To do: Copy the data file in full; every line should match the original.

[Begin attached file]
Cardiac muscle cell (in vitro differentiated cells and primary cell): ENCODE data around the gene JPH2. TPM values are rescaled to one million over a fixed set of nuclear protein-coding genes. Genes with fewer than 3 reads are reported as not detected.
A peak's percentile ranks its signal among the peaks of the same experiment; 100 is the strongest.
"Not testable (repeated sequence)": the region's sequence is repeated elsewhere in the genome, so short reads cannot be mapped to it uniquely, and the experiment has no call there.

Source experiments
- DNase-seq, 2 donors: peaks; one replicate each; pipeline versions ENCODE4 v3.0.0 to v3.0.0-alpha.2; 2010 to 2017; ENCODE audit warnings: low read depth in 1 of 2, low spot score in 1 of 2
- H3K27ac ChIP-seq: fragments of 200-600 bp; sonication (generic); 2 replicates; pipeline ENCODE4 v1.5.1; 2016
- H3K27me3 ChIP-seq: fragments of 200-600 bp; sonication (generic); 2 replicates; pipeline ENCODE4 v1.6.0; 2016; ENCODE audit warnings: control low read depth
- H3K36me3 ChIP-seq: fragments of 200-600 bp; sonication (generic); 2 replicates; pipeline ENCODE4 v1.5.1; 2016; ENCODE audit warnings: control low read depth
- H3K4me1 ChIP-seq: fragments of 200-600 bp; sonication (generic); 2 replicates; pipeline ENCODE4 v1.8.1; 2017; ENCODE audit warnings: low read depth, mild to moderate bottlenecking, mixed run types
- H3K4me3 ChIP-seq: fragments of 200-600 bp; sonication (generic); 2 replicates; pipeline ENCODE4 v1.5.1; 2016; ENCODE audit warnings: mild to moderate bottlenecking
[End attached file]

Cardiac muscle cell (in vitro differentiated cells and primary cell): ENCODE data around the gene JPH2. TPM values are rescaled to one million over a fixed set of nuclear protein-coding genes. Genes with fewer than 3 reads are reported as not detected.
A peak's percentile ranks its signal among the peaks of the same experiment; 100 is the strongest.
"Not testable (repeated sequence)": the region's sequence is repeated elsewhere in the genome, so short reads cannot be mapped to it uniquely, and the experiment has no call there.

Source experiments
- DNase-seq, 2 donors: peaks; one replicate each; pipeline versions ENCODE4 v3.0.0 to v3.0.0-alpha.2; 2010 to 2017; ENCODE audit warnings: low read depth in 1 of 2, low spot score in 1 of 2
- H3K27ac ChIP-seq: fragments of 200-600 bp; sonication (generic); 2 replicates; pipeline ENCODE4 v1.5.1; 2016
- H3K27me3 ChIP-seq: fragments of 200-600 bp; sonication (generic); 2 replicates; pipeline ENCODE4 v1.6.0; 2016; ENCODE audit warnings: control low read depth
- H3K36me3 ChIP-seq: fragments of 200-600 bp; sonication (generic); 2 replicates; pipeline ENCODE4 v1.5.1; 2016; ENCODE audit warnings: control low read depth
- H3K4me1 ChIP-seq: fragments of 200-600 bp; sonication (generic); 2 replicates; pipeline ENCODE4 v1.8.1; 2017; ENCODE audit warnings: low read depth, mild to moderate bottlenecking, mixed run types
- H3K4me3 ChIP-seq: fragments of 200-600 bp; sonication (generic); 2 replicates; pipeline ENCODE4 v1.5.1; 2016; ENCODE audit warnings: mild to moderate bottlenecking